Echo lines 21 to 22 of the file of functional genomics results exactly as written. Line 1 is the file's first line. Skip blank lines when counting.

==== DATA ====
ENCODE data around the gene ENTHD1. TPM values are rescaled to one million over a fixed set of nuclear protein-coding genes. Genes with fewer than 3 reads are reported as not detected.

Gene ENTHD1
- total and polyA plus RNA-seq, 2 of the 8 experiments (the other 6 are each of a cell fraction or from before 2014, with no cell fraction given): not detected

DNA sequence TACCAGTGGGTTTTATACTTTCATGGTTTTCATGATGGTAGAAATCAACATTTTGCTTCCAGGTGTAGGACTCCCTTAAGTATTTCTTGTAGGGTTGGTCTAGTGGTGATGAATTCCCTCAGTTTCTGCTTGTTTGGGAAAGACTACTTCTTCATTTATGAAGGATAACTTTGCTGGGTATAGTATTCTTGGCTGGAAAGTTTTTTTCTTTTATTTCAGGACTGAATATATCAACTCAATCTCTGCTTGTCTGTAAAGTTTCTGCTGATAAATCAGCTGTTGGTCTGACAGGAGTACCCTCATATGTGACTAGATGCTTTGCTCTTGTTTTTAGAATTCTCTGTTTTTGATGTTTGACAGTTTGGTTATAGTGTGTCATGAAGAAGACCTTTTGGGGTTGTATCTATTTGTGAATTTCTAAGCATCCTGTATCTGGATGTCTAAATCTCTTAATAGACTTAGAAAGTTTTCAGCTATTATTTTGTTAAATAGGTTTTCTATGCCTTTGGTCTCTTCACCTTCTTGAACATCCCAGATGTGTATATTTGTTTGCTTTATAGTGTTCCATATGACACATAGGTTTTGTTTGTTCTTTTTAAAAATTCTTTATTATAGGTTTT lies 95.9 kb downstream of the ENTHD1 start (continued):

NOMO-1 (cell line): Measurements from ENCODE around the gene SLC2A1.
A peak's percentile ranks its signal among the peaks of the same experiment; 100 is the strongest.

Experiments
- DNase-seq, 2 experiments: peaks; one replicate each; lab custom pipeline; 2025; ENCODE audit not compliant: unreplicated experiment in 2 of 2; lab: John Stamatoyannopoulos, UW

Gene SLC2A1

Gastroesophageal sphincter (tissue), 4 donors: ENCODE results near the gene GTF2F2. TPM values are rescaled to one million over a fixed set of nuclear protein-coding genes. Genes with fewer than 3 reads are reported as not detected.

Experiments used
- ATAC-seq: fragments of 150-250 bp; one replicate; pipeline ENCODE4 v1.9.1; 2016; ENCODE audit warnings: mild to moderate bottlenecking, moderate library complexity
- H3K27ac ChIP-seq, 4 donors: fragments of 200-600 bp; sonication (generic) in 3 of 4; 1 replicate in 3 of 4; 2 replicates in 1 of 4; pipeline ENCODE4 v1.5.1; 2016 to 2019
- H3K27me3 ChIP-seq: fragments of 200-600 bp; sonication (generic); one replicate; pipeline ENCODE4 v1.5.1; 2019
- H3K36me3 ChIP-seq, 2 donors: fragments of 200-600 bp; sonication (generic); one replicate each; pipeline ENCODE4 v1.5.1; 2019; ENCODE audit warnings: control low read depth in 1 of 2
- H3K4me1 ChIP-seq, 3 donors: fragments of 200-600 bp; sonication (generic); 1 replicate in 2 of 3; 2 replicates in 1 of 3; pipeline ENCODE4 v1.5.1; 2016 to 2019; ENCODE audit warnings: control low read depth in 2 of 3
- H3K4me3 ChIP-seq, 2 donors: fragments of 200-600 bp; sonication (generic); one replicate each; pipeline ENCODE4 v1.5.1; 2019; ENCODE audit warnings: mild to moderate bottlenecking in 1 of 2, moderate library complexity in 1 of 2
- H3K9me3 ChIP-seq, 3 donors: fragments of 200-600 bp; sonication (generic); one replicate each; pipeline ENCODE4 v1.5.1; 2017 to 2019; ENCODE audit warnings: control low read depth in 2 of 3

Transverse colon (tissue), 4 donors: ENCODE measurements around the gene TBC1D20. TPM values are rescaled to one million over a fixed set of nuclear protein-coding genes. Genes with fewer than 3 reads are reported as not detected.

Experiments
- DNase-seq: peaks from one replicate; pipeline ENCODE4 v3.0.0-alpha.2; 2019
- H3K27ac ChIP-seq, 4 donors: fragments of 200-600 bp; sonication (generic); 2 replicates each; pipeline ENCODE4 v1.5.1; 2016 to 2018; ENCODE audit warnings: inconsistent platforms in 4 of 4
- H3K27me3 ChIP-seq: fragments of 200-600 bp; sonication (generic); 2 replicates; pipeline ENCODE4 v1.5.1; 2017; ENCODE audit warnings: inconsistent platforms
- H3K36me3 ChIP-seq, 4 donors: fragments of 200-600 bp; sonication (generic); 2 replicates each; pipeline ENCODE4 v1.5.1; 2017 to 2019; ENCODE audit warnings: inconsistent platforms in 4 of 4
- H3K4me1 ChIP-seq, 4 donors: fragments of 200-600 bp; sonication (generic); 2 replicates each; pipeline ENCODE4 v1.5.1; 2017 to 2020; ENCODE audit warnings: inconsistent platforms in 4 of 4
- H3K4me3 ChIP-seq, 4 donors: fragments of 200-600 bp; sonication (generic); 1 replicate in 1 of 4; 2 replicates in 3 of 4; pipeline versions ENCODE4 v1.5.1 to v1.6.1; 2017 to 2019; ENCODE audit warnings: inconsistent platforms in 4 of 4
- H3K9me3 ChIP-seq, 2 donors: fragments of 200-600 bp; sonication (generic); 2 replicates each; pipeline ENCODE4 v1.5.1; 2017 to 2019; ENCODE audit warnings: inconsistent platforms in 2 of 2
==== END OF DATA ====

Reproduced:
- DNase-seq: peaks from one replicate; pipeline ENCODE4 v3.0.0-alpha.2; 2019
- H3K27ac ChIP-seq, 4 donors: fragments of 200-600 bp; sonication (generic); 2 replicates each; pipeline ENCODE4 v1.5.1; 2016 to 2018; ENCODE audit warnings: inconsistent platforms in 4 of 4